Kenya’s government today announced December 13th as the date that the analogue signal will be turned off in Nairobi and its’ environs, commencing the first phase of the switch to digital television.
Under this phase, the areas of and around Nairobi County, Kiambu County, Ngong, Ongáta Rongai, Kitengela, Isinya, Kajiado, Athi River, Machakos and Thika will go live followed by Mombasa, Malindi, Nyeri, Meru, Kisumu, Webuye, Kisii, Nakuru and Eldoret in phase two (30th March 2014) and the final phase for the rest of the regions by 30th June 2014.
“Under the scheme the country will receive more than 40 free to air (FTA) high-definition channels, thanks to expanded channel capacity. The digital platform will make it possible to accommodate more broadcast content, therefore widening the consumers’ choice of viewership. The switch to digital broadcasting will mean more vibrant television viewing as more channels become available on the platform”, Said Dr.Fred Matiang’i – ICT Secretary.
Digital broadcasting is expected to cover at least 80% of the Kenyan population, bringing access to digital television and marking the end of the analog transmission technology.
“The digital platform will not only create more TV choice for consumers but also free up vital capacity that will avail a variety of enhanced broadcasting applications, multimedia data and entertainment services, providing a more efficient use of the country’s broadcasting frequencies”, said Francis Wangusi – Director General, CCK.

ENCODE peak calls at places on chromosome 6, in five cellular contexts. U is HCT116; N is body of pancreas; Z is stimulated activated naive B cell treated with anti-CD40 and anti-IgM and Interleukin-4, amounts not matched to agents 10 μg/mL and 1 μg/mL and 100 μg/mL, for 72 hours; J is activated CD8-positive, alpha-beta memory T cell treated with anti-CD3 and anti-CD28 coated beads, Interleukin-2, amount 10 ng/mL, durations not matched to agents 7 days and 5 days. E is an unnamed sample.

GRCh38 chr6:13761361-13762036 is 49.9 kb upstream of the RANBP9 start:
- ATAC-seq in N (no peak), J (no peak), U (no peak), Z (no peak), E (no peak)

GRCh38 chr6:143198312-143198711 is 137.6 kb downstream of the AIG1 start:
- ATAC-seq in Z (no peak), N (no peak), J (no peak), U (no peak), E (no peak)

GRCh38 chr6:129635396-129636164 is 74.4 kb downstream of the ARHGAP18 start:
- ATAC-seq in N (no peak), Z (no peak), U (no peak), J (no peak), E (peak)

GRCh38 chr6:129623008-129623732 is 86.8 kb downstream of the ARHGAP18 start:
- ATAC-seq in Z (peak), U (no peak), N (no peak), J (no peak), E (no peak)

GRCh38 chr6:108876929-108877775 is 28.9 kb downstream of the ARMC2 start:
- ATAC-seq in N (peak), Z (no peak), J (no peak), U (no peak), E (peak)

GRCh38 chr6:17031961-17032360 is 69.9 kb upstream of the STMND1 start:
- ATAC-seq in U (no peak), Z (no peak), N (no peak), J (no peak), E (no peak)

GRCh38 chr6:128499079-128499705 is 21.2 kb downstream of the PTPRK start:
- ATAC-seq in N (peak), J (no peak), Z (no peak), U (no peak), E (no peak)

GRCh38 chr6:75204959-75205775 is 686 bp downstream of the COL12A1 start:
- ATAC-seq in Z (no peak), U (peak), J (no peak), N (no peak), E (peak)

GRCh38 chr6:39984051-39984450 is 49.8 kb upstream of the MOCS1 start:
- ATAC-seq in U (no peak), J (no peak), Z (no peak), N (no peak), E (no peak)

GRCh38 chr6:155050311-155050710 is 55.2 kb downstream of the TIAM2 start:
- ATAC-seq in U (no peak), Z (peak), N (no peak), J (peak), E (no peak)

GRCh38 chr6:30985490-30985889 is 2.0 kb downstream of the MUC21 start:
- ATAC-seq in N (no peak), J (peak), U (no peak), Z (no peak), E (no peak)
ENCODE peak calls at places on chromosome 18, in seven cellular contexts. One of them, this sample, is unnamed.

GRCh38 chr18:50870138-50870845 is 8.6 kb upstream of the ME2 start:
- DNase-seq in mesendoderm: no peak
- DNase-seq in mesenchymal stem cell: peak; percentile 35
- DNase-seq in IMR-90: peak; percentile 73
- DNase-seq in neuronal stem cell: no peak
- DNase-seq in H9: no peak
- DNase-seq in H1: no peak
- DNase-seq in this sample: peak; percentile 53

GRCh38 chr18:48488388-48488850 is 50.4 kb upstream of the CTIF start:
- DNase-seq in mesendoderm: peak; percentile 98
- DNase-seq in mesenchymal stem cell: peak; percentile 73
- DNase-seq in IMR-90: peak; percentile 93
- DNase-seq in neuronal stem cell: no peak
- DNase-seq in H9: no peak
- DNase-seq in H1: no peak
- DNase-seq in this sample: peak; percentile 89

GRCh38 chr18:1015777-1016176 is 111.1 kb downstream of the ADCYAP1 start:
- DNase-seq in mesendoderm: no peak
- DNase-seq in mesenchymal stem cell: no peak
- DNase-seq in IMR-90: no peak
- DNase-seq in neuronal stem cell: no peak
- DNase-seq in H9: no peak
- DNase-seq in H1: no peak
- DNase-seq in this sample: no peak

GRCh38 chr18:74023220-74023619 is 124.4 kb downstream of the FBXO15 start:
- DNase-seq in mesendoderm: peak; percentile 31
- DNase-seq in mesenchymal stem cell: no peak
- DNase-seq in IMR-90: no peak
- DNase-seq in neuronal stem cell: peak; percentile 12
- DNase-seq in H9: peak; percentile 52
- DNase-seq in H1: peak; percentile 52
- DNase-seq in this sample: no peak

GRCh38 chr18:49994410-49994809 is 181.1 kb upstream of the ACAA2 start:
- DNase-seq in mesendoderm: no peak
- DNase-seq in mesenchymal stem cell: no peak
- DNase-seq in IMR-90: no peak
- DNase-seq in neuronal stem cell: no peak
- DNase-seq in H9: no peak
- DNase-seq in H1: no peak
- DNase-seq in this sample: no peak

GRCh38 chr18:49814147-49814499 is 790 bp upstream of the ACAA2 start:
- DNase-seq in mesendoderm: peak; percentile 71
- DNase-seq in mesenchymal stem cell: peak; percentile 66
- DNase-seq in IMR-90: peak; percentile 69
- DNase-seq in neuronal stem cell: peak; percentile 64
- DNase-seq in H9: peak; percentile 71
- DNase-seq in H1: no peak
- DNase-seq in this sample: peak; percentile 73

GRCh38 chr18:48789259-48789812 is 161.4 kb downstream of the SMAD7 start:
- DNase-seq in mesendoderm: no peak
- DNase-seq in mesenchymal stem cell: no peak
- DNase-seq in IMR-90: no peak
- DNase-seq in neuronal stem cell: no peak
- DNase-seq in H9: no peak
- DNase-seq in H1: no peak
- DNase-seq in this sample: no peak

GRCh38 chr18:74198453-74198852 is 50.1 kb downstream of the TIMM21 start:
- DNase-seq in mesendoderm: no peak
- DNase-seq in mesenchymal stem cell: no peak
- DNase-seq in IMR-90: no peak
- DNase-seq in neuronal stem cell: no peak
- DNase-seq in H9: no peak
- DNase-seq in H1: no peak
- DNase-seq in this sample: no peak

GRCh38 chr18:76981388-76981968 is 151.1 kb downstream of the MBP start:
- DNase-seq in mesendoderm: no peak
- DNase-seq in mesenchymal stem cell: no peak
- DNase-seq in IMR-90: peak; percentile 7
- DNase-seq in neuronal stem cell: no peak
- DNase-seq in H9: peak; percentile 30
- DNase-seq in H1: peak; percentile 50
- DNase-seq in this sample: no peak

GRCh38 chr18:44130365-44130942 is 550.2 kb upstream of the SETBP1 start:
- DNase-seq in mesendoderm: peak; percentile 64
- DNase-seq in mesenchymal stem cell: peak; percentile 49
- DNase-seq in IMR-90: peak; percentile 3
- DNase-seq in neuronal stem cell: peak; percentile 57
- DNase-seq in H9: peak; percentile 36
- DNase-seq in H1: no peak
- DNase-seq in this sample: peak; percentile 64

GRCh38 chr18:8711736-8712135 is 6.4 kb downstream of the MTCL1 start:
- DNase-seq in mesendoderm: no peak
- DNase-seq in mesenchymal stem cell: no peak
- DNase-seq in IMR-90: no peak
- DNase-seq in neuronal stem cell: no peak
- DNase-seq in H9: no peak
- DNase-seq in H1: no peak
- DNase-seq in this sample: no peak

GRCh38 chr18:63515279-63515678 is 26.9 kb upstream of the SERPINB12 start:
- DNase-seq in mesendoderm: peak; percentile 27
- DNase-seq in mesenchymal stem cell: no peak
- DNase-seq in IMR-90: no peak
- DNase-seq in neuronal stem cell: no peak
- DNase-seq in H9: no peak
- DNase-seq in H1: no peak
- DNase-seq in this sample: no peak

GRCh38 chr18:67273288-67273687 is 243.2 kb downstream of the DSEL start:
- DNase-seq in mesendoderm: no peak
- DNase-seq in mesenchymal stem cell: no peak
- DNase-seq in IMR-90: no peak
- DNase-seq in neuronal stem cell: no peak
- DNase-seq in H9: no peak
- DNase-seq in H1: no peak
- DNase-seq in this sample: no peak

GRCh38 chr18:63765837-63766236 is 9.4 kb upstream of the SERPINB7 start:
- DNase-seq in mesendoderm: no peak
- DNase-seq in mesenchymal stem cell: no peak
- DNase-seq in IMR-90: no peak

An estimated 1.2 Million households have analogue television sets. More than 566,000 of these households in Nairobi and its environs currently have access to digital channels via the various modes of transmission, leaving slightly over 700,000 in need of migration to the digital platform before the switch-off deadline.
“In an effort to fast-track the migration process, the government has approved over 45 set-top box models for use in the country and eliminated duty on the same to encourage more Kenyans to purchase the gadget and access it more easily”, said Dr.Matiang’i
“Consumer education on the migration process is necessary to give information about the acquisition of the set top boxes. The phased approach to the switch off will give us sufficient time to pre-test the signal strength before the final national switch-off. By phasing out the process, the experience generated from the Nairobi switch off will inform decisions on how to switch the entire country to digital broadcasting”, added Mr. Wangusi.
The Country’s digital signal was launched in December 2009 and has since seen the regulator set an ambitious target for the country to fully migrate by June 30th 2014, ahead of the 17th July, 2015 global deadline- a universal undertaking set by the International Telecommunication Union (ITU).
Digital broadcasting carries more channels, which is hoped to give investors a window to acquire content provision licenses that have been limited under the current analogue regime due to unavailability of spectrum. The release of spectrum from the digital dividend will enable more services to be deployed.